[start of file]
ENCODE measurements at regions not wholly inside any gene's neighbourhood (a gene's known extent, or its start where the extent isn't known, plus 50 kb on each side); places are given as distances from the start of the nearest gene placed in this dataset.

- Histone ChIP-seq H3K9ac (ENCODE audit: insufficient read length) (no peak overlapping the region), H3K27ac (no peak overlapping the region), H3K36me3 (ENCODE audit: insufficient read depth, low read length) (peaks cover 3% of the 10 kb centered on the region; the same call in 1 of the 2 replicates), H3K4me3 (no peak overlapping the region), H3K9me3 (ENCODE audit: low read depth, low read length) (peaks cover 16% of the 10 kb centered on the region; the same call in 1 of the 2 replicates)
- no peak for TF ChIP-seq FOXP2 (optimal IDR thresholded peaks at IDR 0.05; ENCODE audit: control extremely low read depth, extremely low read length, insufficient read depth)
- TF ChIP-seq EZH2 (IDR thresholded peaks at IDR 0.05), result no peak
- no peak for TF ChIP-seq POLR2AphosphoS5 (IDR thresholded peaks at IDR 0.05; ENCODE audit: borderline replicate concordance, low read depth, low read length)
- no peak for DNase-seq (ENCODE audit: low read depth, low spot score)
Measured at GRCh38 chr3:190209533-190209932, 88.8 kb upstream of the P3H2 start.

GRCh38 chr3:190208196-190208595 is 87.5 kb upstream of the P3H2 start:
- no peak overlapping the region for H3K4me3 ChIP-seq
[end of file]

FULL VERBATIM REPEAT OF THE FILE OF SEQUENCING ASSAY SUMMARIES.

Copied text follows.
ENCODE measurements at regions not wholly inside any gene's neighbourhood (a gene's known extent, or its start where the extent isn't known, plus 50 kb on each side); places are given as distances from the start of the nearest gene placed in this dataset.

- Histone ChIP-seq H3K9ac (ENCODE audit: insufficient read length) (no peak overlapping the region), H3K27ac (no peak overlapping the region), H3K36me3 (ENCODE audit: insufficient read depth, low read length) (peaks cover 3% of the 10 kb centered on the region; the same call in 1 of the 2 replicates), H3K4me3 (no peak overlapping the region), H3K9me3 (ENCODE audit: low read depth, low read length) (peaks cover 16% of the 10 kb centered on the region; the same call in 1 of the 2 replicates)
- no peak for TF ChIP-seq FOXP2 (optimal IDR thresholded peaks at IDR 0.05; ENCODE audit: control extremely low read depth, extremely low read length, insufficient read depth)
- TF ChIP-seq EZH2 (IDR thresholded peaks at IDR 0.05), result no peak
- no peak for TF ChIP-seq POLR2AphosphoS5 (IDR thresholded peaks at IDR 0.05; ENCODE audit: borderline replicate concordance, low read depth, low read length)
- no peak for DNase-seq (ENCODE audit: low read depth, low spot score)
Measured at GRCh38 chr3:190209533-190209932, 88.8 kb upstream of the P3H2 start.

GRCh38 chr3:190208196-190208595 is 87.5 kb upstream of the P3H2 start:
- no peak overlapping the region for H3K4me3 ChIP-seq